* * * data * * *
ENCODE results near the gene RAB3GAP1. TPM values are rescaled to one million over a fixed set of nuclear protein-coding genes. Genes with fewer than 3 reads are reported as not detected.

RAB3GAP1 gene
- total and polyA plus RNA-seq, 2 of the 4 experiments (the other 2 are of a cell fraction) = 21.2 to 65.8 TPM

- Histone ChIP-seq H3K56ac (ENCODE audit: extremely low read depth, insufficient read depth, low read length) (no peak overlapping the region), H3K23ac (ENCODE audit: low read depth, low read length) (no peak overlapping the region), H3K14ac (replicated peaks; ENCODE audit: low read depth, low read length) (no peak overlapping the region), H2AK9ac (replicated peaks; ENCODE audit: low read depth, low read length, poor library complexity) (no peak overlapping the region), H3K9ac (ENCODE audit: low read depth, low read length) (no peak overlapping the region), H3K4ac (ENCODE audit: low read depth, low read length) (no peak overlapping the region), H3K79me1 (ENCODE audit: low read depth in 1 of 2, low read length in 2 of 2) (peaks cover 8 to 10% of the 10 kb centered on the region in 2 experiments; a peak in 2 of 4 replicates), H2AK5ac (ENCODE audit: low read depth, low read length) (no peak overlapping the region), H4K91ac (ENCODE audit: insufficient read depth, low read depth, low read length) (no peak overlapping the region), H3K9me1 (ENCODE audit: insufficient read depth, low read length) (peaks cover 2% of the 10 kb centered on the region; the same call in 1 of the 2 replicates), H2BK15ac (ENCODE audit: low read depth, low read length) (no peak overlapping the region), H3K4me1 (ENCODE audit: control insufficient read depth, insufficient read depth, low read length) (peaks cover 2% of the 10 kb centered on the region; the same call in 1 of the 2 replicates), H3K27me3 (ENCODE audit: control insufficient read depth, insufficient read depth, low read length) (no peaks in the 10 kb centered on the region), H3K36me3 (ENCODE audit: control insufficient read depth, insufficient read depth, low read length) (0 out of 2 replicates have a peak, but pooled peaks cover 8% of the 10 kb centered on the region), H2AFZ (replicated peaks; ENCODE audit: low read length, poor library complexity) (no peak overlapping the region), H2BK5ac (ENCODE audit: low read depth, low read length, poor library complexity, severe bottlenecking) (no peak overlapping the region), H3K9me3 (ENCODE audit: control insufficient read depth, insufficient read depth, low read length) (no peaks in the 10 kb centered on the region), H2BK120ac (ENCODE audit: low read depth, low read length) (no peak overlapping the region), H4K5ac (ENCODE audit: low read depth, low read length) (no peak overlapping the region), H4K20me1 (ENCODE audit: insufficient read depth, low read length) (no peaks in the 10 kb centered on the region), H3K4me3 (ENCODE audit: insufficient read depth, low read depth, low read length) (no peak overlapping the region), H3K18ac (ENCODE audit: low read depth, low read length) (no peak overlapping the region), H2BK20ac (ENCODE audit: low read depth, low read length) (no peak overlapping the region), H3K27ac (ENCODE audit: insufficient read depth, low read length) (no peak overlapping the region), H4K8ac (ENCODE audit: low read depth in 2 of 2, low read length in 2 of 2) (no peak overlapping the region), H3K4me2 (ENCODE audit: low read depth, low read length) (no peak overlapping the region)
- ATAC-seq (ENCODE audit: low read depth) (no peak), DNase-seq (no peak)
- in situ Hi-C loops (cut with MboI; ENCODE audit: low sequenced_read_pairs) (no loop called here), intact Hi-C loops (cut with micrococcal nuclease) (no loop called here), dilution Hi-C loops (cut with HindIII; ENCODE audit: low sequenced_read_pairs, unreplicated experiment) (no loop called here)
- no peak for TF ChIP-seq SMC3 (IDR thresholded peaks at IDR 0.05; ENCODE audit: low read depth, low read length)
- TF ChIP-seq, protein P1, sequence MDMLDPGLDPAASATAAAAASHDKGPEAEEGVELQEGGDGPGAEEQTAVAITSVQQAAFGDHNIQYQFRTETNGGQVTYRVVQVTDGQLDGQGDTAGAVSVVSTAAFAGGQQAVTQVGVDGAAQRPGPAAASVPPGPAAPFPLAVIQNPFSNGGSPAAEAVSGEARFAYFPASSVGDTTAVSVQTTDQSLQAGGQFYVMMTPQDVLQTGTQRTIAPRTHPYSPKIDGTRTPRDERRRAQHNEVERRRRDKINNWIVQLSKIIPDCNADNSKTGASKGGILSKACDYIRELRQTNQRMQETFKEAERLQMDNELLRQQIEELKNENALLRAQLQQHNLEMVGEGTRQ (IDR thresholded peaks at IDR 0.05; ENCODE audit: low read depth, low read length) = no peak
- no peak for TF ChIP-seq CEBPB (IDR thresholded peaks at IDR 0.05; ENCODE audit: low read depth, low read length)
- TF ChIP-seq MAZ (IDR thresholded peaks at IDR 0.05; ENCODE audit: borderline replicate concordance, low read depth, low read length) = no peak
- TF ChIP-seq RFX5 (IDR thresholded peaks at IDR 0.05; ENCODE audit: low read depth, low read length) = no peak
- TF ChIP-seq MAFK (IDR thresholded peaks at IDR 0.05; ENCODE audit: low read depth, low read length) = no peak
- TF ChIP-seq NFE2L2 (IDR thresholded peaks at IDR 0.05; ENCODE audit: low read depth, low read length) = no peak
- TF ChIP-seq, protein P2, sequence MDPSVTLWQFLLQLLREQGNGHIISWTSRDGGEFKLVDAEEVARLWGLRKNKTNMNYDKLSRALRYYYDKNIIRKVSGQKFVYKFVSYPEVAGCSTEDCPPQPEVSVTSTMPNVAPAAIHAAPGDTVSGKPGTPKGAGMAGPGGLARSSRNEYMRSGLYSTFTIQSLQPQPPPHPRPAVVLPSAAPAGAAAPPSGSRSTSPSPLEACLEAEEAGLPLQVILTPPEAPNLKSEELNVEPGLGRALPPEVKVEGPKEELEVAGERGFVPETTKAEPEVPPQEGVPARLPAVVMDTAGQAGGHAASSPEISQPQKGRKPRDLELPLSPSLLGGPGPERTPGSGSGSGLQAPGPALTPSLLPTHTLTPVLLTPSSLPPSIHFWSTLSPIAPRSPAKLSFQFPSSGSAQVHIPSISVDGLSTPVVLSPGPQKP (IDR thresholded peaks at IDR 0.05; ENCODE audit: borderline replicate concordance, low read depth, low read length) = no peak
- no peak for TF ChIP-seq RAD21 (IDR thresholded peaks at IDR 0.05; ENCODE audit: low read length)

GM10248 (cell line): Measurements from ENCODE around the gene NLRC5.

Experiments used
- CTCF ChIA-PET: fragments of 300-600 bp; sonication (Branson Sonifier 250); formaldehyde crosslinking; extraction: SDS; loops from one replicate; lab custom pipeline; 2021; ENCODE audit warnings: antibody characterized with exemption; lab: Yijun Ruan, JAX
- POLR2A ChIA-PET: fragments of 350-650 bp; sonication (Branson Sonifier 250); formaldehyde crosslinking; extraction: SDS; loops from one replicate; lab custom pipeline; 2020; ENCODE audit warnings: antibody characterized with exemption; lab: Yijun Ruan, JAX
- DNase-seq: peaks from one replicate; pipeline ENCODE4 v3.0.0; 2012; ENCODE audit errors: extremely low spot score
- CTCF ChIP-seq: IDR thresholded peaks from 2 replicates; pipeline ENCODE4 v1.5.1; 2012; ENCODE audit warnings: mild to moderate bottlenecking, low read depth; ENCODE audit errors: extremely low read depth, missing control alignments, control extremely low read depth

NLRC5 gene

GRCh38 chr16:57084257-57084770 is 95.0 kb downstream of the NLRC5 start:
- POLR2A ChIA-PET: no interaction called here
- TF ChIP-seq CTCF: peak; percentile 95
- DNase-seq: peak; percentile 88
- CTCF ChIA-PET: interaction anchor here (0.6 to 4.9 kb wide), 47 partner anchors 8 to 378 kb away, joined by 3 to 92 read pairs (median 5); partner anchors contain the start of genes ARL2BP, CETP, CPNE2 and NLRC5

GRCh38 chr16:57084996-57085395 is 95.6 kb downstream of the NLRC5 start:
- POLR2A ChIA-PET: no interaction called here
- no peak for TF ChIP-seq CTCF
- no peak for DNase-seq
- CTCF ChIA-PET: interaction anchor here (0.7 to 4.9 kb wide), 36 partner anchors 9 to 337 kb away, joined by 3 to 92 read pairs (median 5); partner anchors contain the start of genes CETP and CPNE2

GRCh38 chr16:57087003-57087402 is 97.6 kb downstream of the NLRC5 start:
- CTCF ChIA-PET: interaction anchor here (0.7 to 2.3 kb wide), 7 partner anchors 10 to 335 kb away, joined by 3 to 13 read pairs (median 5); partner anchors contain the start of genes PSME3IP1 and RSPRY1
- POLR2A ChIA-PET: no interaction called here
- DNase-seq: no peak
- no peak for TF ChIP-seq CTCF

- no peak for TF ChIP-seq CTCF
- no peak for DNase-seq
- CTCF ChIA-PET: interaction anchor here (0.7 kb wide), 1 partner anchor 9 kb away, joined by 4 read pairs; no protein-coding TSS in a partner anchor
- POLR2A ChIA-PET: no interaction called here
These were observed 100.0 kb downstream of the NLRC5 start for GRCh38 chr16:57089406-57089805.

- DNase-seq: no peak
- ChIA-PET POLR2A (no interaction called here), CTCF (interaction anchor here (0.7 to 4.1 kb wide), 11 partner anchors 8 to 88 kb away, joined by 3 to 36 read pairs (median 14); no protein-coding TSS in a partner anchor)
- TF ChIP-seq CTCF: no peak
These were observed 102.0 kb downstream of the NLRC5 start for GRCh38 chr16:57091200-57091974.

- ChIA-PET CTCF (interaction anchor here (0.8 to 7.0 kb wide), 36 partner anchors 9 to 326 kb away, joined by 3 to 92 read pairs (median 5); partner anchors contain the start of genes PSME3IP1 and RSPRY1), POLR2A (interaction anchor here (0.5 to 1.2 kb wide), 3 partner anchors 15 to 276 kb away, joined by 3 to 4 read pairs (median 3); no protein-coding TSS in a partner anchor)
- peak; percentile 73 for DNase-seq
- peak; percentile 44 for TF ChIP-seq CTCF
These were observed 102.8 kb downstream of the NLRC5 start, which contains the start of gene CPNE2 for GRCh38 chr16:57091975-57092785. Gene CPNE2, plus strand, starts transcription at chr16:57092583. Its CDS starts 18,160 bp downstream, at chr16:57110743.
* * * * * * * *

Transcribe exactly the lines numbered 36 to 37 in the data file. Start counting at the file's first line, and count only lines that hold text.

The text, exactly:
- DNase-seq: no peak
- no peak for TF ChIP-seq CTCF